A. Right to Employee Protection Laws under Article II, Section 35
¶ 74 Article II, section 35 provides, “PROTECTION OF EMPLOYEES. The legislature shall pass necessary laws for the protection of persons working in mines, factories and other employments dangerous to life or deleterious to health; and fix pains and penalties for the enforcement of the same.” (Boldface omitted.) This provision is not self-executing and creates no fundamental right.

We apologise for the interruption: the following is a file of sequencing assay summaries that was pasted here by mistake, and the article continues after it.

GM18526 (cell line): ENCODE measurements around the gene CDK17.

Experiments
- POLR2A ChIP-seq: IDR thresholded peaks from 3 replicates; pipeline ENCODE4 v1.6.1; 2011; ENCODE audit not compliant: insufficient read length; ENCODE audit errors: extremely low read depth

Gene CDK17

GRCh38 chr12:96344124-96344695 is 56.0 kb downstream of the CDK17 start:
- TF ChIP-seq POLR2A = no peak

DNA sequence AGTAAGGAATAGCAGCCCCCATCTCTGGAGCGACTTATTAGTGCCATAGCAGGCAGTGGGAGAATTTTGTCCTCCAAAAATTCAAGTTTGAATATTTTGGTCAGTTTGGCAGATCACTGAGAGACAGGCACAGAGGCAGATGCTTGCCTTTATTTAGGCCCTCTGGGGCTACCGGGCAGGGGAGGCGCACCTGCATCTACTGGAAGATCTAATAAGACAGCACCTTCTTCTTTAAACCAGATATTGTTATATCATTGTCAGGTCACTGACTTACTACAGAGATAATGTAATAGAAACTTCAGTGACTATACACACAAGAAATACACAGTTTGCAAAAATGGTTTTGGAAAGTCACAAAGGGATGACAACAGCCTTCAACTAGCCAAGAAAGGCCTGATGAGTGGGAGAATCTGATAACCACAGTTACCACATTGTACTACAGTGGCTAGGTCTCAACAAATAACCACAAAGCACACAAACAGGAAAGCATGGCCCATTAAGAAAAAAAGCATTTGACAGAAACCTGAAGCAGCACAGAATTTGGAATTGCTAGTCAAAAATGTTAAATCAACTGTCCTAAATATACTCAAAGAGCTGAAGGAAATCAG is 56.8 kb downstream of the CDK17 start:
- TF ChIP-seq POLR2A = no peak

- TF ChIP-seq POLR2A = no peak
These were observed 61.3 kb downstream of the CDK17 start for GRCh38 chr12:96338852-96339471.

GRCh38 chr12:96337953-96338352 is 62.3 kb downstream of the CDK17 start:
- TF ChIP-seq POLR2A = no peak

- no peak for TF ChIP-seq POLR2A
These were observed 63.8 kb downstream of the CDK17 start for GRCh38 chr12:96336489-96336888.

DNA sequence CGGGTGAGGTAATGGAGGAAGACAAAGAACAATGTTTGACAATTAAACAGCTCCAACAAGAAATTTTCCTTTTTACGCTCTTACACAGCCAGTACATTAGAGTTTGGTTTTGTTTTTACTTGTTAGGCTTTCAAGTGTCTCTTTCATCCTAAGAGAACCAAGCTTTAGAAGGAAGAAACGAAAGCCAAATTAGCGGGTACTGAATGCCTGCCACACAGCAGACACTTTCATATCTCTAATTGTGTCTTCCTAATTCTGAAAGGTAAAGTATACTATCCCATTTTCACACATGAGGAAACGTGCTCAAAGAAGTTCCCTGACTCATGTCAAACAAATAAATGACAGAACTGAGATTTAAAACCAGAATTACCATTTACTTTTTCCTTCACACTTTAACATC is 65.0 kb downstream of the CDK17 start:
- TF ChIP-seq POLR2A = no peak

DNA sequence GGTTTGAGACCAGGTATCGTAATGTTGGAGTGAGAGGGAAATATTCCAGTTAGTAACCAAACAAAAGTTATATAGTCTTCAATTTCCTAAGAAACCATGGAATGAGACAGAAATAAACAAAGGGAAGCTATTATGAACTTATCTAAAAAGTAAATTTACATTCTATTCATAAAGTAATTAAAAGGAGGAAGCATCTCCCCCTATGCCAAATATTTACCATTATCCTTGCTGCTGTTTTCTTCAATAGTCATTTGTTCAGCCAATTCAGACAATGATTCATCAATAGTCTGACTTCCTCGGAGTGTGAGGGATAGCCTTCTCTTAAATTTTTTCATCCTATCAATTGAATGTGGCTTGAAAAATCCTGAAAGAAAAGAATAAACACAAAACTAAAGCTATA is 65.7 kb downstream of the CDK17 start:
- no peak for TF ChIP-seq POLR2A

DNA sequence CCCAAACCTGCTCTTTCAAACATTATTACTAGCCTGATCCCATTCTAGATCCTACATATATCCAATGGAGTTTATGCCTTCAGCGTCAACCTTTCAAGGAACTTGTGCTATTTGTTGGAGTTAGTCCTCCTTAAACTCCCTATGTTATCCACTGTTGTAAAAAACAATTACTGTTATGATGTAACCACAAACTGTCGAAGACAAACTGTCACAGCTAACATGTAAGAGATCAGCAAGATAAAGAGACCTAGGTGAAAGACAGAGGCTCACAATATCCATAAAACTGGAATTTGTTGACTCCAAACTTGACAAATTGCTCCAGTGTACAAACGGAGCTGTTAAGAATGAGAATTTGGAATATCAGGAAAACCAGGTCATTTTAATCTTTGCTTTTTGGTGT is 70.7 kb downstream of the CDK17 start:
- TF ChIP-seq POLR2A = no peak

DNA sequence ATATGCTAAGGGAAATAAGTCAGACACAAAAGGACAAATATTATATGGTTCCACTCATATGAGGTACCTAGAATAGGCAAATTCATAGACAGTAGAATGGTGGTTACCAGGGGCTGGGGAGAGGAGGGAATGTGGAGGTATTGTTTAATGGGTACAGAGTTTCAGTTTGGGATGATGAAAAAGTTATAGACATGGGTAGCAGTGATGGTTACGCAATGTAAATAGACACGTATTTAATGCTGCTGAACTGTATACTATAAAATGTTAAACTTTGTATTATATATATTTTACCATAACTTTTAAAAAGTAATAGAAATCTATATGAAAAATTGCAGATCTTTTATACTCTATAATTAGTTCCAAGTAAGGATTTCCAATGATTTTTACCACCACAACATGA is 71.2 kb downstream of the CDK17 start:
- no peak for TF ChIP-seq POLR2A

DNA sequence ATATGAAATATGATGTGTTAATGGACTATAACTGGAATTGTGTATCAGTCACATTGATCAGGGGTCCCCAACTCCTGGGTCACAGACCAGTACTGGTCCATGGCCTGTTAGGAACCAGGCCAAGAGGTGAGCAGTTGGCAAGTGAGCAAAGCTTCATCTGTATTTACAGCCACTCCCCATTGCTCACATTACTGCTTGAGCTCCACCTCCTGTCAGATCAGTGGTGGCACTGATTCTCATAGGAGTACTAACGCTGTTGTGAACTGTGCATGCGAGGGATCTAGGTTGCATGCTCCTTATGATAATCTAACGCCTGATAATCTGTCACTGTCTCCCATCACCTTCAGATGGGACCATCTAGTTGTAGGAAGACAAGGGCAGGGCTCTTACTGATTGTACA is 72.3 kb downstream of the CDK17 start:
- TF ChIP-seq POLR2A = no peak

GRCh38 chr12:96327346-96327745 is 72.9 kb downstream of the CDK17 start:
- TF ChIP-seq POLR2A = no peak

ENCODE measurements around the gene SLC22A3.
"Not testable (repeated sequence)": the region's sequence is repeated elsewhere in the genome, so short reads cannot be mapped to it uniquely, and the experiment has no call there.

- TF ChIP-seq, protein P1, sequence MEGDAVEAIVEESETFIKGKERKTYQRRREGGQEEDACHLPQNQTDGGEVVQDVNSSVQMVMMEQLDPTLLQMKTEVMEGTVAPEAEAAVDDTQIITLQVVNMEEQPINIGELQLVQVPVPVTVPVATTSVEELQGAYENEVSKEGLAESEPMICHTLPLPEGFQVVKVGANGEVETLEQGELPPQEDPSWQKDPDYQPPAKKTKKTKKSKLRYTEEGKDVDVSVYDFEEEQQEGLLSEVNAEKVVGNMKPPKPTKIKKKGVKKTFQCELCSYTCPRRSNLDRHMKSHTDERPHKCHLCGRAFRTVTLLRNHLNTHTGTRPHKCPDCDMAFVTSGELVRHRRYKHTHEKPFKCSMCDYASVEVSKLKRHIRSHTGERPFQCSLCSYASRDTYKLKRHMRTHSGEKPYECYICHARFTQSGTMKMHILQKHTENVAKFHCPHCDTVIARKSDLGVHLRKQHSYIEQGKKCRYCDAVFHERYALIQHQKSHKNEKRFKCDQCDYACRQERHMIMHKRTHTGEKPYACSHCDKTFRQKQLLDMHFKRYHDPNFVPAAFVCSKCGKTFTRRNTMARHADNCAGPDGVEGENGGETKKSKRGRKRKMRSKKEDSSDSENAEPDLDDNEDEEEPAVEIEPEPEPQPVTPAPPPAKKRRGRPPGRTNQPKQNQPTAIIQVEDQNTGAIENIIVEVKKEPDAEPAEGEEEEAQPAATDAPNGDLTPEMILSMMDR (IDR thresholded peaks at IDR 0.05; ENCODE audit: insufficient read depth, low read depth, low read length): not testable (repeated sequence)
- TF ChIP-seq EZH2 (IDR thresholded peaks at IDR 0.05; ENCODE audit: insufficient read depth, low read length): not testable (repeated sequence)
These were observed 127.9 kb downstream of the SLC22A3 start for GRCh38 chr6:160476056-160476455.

¶ 75 Article II, section 35’s plain language gives the legislature broad discretion to enact (amend or repeal) “necessary laws.” It likewise gives the legislature discretion to “fix pains and penalties for the enforcement of the same.” Wash. Const. art. II, § 35. But article II, section 35 does not grant workers in dangerous jobs particular rights under any particular statutory enactment. See Lebbeus J. Knapp, The Origin of the Constitution of the State of Washington, 4 Wash. Hist. Q. 227, 233-34 (1913) (“The constitution either provides that the legislature shall pass laws to enforce its provisions, or it expects the legislature to pass them, but ․ it is impossible for the constitution to dictate what laws the future legislatures may pass.”). The legislature has plenary power to determine what “laws” are “necessary” to protect people working in these jobs. See, e.g., Wash. State Farm Bureau Fed'n v. Gregoire, 162 Wash.2d 284, 300-01, 174 P.3d 1142 (2007) (stating the legislature has plenary power to enact laws not prohibited by the state or federal constitutions).